Myers’ cast are all adept at the art of the quick-change, and their characters are as wacky as the story itself, but there’s also heart to the story, even if it is sometimes a little misplaced. Ellen Steele’s Greta is awkward and shy, but there’s an unchecked fierceness and volatility to her which, when unleashed, is worth waiting for, and hers is perhaps the most fully-formed character in the piece, but also the most elusive – we only really learn about her once we leave the theatre, when we look at ourselves at age fourteen or fifteen. Dylan Young’s Elliott is the geeky best friend, as socially awkward as Greta herself is, and there’s something touchingly naïve about his character which works nicely with Steele’s Greta; Young’s Gainsbourg is very much the dark mirror to his Elliott, but this could be played with in more depth. Sheridan Harbridge’s Genevieve, Greta’s older sister, is "a Jean Seberg-esque figure who will more than likely punch you if you speak to her"; she has a very fine line in fast-mouthed comebacks which puts her in good stead as the beaky Firebird, while her bully Jade is frighteningly silent and aloof. Whittet’s portrayal of Greta’s father Conrad is "a vision of 1970s beige," and has a terribly corny line in (bad) dad jokes, while his Goblin reads like a PG-rated version of Old Gregg from The Mighty Boosh. Amber McMahon’s flawless comic timing puts her in good stead for her smorgasbord of roles: Greta’s mother Janet (a snappy vision in purple and auburn beehive hairdo); Ice Queen (a frosted mirror to Janet); Umber, a similarly aloof mirror twin to Harbirdge’s Jade; a batty crazy-eyed classmate of Greta’s; and a veritably bonkers Finnish-Greta. Oxlade’s costumes are spot-on, capturing the right mixture of period detail, childhood whimsy, and unchecked dreams, and the cast play with them to pitch-perfect effect, particularly in the party sequence where McMahon, Whittet, Young, and Harbridge become a who’s who of Greta’s year, and every 1970s school stereotype you could imagine (even if the necessity of the quick-change does draw this sequence out a bit).

*

I wouldn’t normally do this, compare two different versions of the same story, but with the film of Girl Asleep now widely available, it’s interesting to look at how the play was shaped into the film. When the play premiered in 2014, Myers, Whittet and the Windmill team knew they would be making the film, so a lot of the design and structural narrative decisions were made with one eye on the stage version and another on the film version, and how they could be changed and adapted to suit the different mediums. With the production and sound designed by Oxlade and Smiles respectively, directed by Myers, and written by Whittet, with Whittet and McMahon reprising their roles from the play, the film is in incredibly safe and assured hands, considering this is Myers’ debut feature film. It’s theatrical roots are apparent, a little too visible at times, but they are embraced with gusto, along with the limitations of budget, scale, and length of the shoot, and it actually works to the film’s overall advantage.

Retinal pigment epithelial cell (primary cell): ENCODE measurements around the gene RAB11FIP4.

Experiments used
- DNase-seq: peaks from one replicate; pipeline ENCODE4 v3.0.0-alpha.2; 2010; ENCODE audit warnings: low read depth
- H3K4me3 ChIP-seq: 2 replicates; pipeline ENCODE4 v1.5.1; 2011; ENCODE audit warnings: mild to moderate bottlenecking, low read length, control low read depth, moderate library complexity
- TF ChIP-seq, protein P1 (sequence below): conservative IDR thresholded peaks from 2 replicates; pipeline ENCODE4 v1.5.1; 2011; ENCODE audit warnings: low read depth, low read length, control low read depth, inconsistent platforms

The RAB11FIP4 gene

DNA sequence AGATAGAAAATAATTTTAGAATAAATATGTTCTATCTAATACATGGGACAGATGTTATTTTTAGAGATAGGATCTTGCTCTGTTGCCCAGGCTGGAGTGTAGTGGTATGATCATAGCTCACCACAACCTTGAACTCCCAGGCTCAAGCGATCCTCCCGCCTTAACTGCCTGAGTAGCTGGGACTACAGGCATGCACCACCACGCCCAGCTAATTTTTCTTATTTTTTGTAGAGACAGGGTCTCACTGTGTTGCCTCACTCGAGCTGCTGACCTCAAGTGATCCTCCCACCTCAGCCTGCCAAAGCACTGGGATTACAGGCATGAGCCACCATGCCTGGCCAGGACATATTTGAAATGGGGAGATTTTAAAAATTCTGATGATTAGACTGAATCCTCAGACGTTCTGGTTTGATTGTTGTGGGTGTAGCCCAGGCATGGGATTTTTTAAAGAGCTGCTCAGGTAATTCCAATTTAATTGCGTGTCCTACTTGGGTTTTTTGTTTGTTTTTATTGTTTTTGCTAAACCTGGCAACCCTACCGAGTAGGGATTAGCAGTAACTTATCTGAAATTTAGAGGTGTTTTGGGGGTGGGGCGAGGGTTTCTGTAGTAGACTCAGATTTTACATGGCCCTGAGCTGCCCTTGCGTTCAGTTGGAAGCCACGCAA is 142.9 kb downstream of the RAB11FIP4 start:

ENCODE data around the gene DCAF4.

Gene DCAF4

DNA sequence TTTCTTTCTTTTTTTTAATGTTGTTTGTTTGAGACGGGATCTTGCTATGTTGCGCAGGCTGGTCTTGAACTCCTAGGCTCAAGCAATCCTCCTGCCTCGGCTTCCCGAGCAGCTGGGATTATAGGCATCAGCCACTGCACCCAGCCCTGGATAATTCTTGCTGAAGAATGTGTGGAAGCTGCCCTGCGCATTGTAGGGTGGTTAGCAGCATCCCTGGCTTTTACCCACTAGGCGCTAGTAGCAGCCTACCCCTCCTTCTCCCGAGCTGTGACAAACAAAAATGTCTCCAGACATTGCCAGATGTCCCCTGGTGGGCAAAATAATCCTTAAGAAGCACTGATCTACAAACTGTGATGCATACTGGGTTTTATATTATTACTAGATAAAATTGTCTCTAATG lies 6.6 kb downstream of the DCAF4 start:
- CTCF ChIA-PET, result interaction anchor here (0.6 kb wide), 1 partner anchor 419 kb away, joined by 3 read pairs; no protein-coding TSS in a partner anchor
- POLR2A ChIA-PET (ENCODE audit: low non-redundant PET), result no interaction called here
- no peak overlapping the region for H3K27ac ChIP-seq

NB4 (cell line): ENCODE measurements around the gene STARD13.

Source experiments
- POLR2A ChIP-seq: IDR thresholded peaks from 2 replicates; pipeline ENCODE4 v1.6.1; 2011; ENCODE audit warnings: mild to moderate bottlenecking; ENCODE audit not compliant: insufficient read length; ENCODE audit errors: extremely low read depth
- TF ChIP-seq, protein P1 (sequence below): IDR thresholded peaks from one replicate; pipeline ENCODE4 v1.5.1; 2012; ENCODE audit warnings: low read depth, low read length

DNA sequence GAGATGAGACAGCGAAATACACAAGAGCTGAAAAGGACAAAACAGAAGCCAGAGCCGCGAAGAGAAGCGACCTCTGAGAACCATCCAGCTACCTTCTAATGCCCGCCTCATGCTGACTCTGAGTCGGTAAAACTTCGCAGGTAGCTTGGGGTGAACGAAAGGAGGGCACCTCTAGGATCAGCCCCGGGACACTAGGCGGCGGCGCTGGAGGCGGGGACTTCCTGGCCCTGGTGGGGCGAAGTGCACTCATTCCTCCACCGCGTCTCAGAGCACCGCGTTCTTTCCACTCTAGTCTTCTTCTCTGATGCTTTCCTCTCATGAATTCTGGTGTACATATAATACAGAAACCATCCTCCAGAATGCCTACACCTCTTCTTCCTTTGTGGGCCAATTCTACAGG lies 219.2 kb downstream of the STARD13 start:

The film still suffers from the structural problems inherited from the play – overlong setup, slightly disjointed dream-sequence, slightly-too-neat ending – but in many cases, the film actually makes a tad more narrative sense. Yes, Greta’s subconscious associations are still checked, but here they are visual rather than established through dialogue. The horse still remains, but it really is a plastic horse that they are riding, and the Goblin is even more Old Gregg-like than on stage. Gone is the Firebird version of Greta’s sister, but in her place we get the Huldra, a powerful Scandinavian warrior (in mythology, the Huldra are Scandinavian forest-dwelling nymphs or mermaids, but there is a Germanic version – Frau Holle – who resembles the film incarnation more closely), who helps Greta fight the dogs, keeps watch over her, and rescues her from the various demons when they start to overpower her. The fight with the ‘dogs’ at the end of the dream sequence is visceral and empowering, a masterstroke of foley, choreography, and editing, and the Serge Gainsbourg element is well-handled.
Part of these improvements are due to the nature of the filmic medium – you can cut to different locations and points of view in an instant, can juxtapose images and sounds and moods visually in a heartbeat, and can use the camera itself as a character or a point of view as much as those of the characters themselves. But part of it is also due to Oxlade’s designs, Andrew Commis’ cinematography, and Karryn de Cinque’s editing, which give the film a Wes Anderson-David Lynch vibe, with a dash of Puberty Blues.

*

While Girl Asleep is perhaps not as narratively strong as School Dance (which starred Whittet, Oxlade, and Smiles as themselves, alongside McMahon as nearly everyone else), nor as adrenaline-fuelled as Fugitive, it is a welcomely feminine and emotional addition to the Windmill Trilogy, and a clear evolution of the Windmill style, a development of a particular (and inventive) theatrical voice which has found a strong foothold in the Australian theatre scene. As a piece of theatre, Girl Asleep could benefit from a sharper dramaturgical eye on the script, a filleting down of the story’s set-up and dream-sequence, along with a stronger ending, but as an experience and as a trip back to the 1970s, complete with flairs, killer tunes, and outrageous wallpaper, it is almost unbeatable. Alongside Wes Anderson’s gorgeous Moonrise Kingdom, both incarnations of Whittet-and-Myers’ Girl Asleep serve to remind us that teenage-ness and growing up are not new, nor is the psychological and physical bullying and violence that often accompany them, but rather something we all share. It also serves in a way as a corrective to Kip Williams’ recent A Midsummer Night’s Dream, where – in Jane Howard’s words – the liminal space of dreams and the subconscious is a dark place, even for children who grow up in nurturing families and comfortable suburbs; fathers are always embarrassing and perhaps overbearing, while mothers are tough; the schoolyard is a battleground, and romantic relationships are equal parts dreamy and full of dread.

Teenage-ness is terrifying, but it’s also a time for discovering who you are. Even if it means wearing someone else’s clothes.